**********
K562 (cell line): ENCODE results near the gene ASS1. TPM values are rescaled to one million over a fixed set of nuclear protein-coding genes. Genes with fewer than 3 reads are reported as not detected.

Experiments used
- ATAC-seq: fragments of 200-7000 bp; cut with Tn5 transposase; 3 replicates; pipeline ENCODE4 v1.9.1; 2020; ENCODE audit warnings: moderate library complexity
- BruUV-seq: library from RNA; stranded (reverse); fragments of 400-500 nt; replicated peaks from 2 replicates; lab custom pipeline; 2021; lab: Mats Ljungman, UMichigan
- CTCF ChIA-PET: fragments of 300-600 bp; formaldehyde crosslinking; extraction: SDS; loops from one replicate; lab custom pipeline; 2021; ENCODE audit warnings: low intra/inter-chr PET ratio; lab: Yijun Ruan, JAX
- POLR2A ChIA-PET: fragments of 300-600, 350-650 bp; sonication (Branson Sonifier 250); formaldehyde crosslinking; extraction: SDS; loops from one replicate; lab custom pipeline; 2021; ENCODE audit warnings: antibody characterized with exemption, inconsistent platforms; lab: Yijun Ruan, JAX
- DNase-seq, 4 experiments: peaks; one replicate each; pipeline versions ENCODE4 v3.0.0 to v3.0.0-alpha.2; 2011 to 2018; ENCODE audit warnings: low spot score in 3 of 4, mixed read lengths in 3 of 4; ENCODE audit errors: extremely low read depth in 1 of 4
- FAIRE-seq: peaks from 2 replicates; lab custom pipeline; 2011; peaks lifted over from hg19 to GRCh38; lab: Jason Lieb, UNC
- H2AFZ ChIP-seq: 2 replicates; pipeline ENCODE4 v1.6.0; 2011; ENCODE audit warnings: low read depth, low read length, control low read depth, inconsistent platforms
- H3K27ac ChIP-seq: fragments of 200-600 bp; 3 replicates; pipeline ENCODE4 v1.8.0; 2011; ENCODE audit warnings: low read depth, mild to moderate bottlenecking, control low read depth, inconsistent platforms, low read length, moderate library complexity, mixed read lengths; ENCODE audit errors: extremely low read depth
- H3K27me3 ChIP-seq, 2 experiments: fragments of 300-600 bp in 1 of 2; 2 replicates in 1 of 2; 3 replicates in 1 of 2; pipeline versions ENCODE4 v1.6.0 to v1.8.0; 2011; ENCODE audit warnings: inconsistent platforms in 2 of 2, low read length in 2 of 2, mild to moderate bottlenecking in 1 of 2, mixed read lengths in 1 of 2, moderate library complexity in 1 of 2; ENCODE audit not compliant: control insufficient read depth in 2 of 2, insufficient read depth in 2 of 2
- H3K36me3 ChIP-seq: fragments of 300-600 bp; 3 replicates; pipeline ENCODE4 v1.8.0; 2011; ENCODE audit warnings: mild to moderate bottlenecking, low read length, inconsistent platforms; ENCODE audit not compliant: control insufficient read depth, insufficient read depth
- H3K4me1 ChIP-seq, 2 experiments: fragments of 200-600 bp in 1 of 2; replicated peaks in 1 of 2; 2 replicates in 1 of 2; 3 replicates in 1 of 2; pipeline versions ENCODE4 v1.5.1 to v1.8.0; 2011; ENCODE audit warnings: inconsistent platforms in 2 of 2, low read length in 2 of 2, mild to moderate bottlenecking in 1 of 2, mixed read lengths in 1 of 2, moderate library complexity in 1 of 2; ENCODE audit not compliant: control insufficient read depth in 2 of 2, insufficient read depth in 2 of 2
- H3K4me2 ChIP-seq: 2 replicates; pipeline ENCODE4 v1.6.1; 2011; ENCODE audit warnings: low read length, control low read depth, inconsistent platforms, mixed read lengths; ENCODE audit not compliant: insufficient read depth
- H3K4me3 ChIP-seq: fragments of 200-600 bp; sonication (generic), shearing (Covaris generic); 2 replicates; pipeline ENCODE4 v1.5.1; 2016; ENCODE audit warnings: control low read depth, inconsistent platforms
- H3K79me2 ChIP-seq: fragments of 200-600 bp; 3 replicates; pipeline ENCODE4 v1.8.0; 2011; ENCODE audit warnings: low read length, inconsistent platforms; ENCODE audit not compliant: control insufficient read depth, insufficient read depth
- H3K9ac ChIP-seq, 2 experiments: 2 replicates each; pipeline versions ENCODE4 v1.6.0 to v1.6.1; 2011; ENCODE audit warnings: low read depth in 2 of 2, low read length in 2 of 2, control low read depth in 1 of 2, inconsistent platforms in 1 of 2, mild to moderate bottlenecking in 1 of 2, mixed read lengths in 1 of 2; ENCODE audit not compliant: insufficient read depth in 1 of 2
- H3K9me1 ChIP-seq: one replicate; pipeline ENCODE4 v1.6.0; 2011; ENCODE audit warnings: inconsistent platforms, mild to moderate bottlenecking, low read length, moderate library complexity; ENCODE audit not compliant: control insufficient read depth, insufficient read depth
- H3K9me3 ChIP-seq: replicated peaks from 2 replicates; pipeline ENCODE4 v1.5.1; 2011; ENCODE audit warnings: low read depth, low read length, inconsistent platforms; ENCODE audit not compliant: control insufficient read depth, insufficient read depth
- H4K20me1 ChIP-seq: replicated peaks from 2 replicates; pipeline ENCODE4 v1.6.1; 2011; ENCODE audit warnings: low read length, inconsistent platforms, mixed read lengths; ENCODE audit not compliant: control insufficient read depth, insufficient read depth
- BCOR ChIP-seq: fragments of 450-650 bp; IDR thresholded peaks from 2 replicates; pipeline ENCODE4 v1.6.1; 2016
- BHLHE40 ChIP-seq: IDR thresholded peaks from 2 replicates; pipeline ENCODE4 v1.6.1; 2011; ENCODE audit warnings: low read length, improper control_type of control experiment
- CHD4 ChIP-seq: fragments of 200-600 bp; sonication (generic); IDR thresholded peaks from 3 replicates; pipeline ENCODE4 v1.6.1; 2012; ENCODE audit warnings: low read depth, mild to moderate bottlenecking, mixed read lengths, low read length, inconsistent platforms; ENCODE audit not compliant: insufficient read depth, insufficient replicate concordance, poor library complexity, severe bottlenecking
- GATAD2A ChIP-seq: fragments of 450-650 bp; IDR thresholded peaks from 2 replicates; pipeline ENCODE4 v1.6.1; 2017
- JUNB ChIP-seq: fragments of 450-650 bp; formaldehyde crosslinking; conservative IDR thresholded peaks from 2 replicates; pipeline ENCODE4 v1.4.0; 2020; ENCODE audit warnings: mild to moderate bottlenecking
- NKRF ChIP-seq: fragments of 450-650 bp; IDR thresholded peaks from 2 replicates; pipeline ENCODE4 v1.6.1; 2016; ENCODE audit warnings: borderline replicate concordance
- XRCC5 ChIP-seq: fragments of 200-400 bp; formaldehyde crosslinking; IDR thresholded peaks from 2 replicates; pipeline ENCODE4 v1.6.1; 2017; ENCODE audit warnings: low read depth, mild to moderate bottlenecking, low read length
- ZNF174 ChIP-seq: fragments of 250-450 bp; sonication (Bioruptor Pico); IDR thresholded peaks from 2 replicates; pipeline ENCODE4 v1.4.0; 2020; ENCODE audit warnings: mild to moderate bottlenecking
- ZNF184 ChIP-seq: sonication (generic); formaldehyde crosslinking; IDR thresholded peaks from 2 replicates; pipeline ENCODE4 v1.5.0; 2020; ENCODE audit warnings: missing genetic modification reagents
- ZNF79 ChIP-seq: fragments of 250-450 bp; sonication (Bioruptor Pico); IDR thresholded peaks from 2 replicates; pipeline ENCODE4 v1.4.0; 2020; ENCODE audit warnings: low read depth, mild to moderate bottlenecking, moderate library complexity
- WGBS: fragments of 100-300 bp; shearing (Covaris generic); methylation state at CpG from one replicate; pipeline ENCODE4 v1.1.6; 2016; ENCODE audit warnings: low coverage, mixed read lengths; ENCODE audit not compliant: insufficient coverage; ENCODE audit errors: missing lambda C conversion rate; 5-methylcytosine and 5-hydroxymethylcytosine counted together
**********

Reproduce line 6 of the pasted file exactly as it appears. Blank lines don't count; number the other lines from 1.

- POLR2A ChIA-PET: fragments of 300-600, 350-650 bp; sonication (Branson Sonifier 250); formaldehyde crosslinking; extraction: SDS; loops from one replicate; lab custom pipeline; 2021; ENCODE audit warnings: antibody characterized with exemption, inconsistent platforms; lab: Yijun Ruan, JAX